Since regular salt is only effective down to about -12 C the manufacturer of Alaskan uses the scientific formula NaCl to try and hide the fact that they're diluting their product with cheap salt which is not as effective as the other ingredients they're using.
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Aug 29, 2011
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All salts are hygroscopic, some more than others.

I bought a bag of calcium chloride once because it’s safer for lawns and wouldn’t wreck my cement driveway. Worked well the first winter but by the second winter the bag turned into a solid, sweaty mass. I figured I didn’t seal it up properly.
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Jun 12, 2003
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Jerico wrote:
Feb 7th, 2019 2:00 pm
That friggin alasakan stuff always breaks down into a wet mess if you dont use it all in one season. Or is that somehow just me?
Same experience here... I kept it in its original bag on my garage floor, guess water got in somehow and turned much of it into a solid chunk + the wet oily mess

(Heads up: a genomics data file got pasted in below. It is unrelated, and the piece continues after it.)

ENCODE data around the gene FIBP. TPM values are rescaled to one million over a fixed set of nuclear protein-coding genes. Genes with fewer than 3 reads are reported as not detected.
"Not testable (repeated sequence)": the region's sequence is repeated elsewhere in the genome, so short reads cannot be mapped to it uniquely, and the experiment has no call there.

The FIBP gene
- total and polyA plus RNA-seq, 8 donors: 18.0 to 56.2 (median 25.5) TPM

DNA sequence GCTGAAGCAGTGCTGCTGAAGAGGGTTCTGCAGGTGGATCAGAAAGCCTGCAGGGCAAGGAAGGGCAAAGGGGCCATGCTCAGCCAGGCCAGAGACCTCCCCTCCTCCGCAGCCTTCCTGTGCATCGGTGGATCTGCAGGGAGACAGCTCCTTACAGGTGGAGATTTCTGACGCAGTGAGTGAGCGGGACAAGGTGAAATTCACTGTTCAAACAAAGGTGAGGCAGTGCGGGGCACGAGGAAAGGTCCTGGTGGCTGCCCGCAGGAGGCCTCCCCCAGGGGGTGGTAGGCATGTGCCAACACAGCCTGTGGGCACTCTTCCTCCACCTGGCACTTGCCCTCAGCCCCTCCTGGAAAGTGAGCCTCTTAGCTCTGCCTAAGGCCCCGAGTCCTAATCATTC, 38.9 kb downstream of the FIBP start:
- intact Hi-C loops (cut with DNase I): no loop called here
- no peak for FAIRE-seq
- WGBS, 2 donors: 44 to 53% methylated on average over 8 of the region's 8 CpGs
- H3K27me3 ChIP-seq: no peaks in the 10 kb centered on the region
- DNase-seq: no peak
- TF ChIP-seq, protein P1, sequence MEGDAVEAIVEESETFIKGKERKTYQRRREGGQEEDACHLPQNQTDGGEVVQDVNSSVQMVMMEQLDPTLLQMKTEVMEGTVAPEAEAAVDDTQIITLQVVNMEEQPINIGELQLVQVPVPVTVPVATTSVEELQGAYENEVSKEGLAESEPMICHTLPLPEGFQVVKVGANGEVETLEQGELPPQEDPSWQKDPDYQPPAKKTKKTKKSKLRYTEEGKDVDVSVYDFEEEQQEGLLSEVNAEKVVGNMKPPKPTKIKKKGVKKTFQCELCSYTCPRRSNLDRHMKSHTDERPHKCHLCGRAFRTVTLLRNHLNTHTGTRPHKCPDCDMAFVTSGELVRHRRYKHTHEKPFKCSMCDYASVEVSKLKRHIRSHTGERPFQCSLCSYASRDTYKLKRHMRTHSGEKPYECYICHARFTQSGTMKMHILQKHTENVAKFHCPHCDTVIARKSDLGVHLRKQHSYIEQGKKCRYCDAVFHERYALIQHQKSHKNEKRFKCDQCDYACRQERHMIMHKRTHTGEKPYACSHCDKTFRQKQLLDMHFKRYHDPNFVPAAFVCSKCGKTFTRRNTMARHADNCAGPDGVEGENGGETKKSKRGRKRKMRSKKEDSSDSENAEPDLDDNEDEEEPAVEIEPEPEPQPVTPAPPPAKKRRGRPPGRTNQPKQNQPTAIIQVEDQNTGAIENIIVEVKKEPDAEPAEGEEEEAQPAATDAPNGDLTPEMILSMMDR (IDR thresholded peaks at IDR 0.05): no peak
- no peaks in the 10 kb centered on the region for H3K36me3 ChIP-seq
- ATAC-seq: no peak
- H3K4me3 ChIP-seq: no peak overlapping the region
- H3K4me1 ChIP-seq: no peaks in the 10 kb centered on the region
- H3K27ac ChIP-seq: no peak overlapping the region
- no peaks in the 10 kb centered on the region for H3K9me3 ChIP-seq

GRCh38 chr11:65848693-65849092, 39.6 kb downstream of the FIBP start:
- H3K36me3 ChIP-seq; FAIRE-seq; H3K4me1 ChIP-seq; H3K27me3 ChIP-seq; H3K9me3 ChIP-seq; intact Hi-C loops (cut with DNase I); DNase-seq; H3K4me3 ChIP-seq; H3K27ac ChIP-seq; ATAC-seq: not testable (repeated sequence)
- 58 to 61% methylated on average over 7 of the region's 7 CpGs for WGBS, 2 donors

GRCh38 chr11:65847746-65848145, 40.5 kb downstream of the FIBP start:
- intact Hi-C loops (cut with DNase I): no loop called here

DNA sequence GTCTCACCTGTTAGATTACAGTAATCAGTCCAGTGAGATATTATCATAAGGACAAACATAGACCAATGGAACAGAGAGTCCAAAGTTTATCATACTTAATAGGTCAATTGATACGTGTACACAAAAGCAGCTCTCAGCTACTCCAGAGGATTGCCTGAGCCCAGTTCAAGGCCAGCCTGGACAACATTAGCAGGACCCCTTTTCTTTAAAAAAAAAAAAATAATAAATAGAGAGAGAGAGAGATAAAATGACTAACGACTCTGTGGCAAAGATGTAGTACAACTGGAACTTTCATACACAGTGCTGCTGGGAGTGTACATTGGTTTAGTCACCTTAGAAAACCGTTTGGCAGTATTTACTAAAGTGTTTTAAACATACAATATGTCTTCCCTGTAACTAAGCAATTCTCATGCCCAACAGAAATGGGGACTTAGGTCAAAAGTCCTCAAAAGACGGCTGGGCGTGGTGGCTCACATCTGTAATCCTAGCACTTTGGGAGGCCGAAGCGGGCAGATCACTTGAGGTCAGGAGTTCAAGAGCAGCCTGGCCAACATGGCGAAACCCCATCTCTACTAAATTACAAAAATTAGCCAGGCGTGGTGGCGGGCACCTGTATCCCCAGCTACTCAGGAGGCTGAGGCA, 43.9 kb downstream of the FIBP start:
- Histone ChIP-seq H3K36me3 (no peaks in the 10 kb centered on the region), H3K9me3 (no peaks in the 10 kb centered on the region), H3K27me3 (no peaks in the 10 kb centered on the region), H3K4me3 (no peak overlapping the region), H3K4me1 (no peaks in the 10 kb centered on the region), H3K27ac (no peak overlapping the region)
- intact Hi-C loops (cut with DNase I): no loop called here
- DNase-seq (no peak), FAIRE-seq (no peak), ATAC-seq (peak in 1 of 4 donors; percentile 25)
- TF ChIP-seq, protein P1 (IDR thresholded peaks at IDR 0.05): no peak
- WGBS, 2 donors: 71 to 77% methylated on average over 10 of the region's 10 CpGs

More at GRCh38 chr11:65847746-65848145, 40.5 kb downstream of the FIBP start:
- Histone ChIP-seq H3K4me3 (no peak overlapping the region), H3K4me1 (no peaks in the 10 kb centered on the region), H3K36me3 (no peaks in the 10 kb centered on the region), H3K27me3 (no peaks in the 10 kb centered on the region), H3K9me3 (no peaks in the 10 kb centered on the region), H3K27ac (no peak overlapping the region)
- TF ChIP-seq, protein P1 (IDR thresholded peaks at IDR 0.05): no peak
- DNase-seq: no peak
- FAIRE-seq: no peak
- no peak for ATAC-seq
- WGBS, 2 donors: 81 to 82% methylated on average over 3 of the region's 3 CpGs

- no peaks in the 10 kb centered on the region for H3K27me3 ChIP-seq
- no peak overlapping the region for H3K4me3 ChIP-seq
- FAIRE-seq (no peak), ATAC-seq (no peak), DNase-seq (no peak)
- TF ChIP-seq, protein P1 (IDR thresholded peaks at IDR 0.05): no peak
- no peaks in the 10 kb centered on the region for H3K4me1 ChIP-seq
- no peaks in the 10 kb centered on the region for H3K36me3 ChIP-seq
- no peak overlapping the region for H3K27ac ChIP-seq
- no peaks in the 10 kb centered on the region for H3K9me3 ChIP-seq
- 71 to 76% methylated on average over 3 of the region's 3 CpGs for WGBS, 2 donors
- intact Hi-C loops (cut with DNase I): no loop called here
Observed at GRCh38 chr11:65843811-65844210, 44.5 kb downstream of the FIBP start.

Maybe I should install some shelves and store it off the ground? Or just buy another brand...
ShadowVlican
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Aug 29, 2011
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I don’t think it’s necessarily moisture from the ground. The salt will absorb water vapour from the air if the container is not sealed.

Historically, calcium chloride has been spread on dirt roads to keep dust down because it pulls the moisture from the air and wets the road surface.
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Dec 29, 2008